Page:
back in the bee yard Wednesday, the 25th ( yesterday). Almost properly attired, I was changing a bottom board late in the day. bees found they could sting through my thick woollen socks. two stings on one ankle, another sting on the other ankle .
    this time I did not take any thing, pretty much ignored it.

    After 3 hours, the sting sites had swollen out about 1/2 inch, three inches across.still some what swollen , & itchy the next day. Does _not_ seem to have helped the soreness in my hips & thighs that has developed over the last 3 months.

    Just because I took a careless attitude & survived so far, do not think every one will have these results.
    My wife related that one of her aquaintences died as a result of bee sting allergy. had the epi-pen, walking in an orchard, got stung. Did every thing right, but died. left two sons, the oldest in his early teens at the time.
    I learned that on of my acquaintances has also learned he is sensitive to bee / wasp stings.
    he is a residential installer tech, and apparently he was at a customers house, got stung & collapsed. the next door neighbor noticed, & called 911. he now carries an epi-pen all the time.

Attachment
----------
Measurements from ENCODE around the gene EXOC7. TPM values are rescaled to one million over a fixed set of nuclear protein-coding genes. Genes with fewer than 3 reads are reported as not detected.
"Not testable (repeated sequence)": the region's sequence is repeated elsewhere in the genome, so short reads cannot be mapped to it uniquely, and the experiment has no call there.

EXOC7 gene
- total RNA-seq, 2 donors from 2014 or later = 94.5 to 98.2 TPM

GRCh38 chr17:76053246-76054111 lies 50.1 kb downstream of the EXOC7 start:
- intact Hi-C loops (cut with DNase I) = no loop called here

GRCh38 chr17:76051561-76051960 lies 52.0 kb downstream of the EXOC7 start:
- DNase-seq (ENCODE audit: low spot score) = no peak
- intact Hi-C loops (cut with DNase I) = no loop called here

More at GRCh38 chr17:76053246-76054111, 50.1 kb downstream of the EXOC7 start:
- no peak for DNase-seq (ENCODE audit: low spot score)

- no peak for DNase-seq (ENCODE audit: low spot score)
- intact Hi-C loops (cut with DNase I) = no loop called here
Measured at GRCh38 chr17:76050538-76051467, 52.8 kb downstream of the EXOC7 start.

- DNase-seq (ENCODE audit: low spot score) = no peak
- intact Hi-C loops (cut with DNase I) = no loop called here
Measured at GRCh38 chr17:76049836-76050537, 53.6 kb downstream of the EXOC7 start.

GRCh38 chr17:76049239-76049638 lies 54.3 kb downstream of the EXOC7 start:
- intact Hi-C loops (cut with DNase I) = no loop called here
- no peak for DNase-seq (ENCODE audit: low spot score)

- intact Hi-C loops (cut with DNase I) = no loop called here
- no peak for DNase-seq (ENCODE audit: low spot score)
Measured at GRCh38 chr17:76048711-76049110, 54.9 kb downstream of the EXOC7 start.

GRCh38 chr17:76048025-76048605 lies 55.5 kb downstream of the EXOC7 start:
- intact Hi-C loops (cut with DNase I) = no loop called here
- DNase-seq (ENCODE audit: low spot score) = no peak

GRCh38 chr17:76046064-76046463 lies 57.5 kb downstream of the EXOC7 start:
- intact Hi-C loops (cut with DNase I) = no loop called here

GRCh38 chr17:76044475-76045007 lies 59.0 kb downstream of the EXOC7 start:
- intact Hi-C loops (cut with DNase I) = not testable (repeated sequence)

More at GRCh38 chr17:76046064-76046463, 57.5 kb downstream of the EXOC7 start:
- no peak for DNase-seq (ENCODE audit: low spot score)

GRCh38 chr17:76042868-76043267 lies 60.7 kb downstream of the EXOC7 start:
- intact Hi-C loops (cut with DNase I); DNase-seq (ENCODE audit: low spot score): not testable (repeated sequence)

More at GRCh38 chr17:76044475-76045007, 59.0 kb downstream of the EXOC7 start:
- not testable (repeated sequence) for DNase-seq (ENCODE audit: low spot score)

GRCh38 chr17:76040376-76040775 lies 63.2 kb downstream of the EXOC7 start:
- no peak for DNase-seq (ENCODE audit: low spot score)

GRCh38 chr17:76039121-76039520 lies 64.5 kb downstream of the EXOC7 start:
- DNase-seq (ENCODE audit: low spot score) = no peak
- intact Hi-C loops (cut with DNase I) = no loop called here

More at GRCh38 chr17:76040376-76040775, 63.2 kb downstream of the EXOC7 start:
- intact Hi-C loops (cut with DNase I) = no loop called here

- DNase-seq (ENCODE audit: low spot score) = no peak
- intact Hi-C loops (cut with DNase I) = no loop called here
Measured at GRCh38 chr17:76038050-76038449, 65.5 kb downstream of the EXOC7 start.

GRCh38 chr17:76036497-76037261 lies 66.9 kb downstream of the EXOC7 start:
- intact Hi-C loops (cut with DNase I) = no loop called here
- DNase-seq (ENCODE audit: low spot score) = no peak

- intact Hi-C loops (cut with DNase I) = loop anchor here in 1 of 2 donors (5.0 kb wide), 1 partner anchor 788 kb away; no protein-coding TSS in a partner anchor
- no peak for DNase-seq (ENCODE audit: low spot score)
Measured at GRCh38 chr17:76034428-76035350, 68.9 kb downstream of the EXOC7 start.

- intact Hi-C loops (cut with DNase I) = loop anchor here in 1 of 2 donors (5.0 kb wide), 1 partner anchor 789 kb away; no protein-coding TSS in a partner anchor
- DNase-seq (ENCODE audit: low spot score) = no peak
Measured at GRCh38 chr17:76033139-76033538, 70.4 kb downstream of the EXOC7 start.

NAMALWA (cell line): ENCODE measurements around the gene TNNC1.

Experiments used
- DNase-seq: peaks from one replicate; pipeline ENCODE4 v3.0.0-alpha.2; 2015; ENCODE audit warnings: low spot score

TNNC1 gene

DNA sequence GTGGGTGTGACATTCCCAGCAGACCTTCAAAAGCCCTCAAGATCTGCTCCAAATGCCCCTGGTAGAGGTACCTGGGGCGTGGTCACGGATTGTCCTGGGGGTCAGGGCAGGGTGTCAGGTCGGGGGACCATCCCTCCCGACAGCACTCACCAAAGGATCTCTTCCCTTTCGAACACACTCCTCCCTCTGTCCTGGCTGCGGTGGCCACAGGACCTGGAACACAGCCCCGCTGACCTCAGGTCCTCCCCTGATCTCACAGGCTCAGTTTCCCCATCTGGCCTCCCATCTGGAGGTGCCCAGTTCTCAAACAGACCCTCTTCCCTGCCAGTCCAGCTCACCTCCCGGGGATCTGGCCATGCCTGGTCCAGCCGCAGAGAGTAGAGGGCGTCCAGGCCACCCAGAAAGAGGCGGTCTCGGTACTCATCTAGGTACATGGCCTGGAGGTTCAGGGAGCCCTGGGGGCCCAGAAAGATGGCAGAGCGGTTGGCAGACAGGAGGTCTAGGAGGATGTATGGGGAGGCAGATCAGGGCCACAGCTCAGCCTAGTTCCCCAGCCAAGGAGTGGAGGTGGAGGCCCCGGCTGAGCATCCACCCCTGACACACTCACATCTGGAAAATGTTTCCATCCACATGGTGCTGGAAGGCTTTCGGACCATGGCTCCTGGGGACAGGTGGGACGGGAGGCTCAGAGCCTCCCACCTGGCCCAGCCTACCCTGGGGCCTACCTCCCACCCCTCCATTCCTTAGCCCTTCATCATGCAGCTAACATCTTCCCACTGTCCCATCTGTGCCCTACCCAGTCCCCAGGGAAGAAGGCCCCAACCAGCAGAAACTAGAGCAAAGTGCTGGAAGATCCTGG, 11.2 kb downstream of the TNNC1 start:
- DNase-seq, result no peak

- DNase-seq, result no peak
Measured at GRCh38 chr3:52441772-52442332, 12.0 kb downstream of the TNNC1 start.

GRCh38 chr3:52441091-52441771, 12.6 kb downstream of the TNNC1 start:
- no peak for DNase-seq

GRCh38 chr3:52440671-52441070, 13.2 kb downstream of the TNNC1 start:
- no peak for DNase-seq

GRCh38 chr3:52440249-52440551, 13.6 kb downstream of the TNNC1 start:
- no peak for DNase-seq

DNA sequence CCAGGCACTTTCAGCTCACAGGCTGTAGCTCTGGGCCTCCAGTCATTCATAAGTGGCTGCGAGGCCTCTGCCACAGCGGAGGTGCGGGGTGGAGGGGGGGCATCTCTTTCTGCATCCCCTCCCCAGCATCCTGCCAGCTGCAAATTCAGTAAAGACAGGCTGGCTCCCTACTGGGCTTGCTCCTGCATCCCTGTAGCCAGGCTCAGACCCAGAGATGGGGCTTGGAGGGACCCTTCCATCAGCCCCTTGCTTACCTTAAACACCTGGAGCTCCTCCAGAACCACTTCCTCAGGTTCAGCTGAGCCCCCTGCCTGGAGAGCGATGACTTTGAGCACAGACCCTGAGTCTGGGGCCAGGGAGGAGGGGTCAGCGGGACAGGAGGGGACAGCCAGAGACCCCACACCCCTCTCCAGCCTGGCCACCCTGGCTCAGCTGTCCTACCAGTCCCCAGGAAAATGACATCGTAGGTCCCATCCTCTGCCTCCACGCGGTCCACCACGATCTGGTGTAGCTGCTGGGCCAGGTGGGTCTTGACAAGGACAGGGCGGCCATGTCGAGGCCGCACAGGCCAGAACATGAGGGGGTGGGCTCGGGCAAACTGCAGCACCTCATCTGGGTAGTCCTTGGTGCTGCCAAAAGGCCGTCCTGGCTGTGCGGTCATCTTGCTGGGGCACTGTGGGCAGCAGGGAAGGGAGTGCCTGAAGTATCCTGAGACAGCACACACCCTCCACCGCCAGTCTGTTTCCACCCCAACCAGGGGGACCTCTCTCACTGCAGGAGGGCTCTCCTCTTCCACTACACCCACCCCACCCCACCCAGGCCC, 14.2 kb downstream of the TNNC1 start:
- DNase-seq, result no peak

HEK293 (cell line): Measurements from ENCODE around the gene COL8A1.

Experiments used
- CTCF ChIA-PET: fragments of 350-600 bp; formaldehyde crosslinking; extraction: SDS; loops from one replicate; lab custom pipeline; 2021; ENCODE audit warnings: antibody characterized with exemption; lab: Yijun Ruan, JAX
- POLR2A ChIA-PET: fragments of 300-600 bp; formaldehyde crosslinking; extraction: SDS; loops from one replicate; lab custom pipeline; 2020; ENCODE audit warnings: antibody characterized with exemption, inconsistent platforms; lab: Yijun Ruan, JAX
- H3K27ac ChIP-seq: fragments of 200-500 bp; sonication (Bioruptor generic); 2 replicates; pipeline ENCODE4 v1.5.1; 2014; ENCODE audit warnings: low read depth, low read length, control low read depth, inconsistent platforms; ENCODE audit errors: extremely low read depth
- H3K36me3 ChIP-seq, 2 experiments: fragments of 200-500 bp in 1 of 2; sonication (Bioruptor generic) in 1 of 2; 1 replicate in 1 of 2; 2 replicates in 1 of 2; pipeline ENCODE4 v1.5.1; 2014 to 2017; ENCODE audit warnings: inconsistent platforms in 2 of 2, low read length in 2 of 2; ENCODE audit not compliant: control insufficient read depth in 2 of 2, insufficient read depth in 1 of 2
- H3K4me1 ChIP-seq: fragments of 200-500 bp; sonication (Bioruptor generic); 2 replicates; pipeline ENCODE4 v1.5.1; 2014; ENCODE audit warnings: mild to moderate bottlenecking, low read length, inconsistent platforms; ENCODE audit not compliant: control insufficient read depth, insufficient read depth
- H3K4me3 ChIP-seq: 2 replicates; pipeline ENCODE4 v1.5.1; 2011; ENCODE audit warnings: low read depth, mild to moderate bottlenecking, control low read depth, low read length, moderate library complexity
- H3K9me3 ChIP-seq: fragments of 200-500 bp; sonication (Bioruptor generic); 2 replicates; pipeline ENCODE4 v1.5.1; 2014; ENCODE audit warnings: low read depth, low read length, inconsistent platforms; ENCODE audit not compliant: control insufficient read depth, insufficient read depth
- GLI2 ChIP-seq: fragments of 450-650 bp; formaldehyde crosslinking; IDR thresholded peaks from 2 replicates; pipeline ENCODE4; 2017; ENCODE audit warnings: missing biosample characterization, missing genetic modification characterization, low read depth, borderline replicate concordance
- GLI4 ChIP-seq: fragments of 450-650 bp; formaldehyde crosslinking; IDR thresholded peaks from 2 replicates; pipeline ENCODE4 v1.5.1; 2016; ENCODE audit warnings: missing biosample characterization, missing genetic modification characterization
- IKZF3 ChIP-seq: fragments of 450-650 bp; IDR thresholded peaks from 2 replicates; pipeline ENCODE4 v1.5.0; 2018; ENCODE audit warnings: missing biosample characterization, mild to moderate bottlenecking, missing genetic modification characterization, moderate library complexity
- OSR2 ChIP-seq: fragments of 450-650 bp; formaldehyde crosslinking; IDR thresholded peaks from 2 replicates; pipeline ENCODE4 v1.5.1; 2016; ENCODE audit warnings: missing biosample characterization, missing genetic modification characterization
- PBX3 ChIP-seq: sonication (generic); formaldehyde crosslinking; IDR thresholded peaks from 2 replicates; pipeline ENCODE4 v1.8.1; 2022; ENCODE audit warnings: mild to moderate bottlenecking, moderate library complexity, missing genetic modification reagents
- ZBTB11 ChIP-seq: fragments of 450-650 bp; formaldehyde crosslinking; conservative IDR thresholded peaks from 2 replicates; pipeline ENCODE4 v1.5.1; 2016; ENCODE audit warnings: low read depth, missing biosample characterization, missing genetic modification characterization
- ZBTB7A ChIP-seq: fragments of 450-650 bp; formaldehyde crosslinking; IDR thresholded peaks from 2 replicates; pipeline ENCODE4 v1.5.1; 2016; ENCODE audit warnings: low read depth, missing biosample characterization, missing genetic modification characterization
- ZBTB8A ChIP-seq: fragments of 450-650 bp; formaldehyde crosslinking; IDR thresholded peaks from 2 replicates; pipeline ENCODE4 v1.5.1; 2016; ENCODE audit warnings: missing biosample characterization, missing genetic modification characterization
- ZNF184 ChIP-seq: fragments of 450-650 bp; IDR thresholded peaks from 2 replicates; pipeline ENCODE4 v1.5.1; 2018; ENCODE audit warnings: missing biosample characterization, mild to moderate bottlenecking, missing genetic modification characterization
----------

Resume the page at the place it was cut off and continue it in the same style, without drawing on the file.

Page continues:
y'all be careful now

  10. #50
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    Default Re: Got a sting - BAD reaction - advice needed!

    Quote Originally Posted by Buzzy View Post
    Hi,
    I was stung over the weekend, and had a very scary reaction... I need some advice since my doctor was not entirely familiar.
    I prescribe a new or at least another Doctor. An allergist perhaps. Consider that you are going to nonDoctors for advice.
    Mark Berninghausen #youmatter

  11. #51
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    Default Re: Got a sting - BAD reaction - advice needed!

    I woudl consider the tendency to go to non medical professionals about seeing medical advice a situation created by the medical profession. Doctors want to be paid for their advice. and they are not cheap. random folks in society do not. Seeking advice about getting medical care from non medical people is actually the norm not an exception.

    Plus I generality do not find a doctor is the nest person to get medical advice from. Treatment yes but doctors tend to get caught up in diagnosing the same hand full of melodies to the point very few look at or consider the particulars. You hear about it all the time. patients being treated and medicated for one condition when ti turns out being a completely different problem. the doctor frankly did not care. He has all of 10 minutes to get his $250 out of you and needs to move on to the next quarter grand. And the truth is most never care if they figure out what is wrong with you.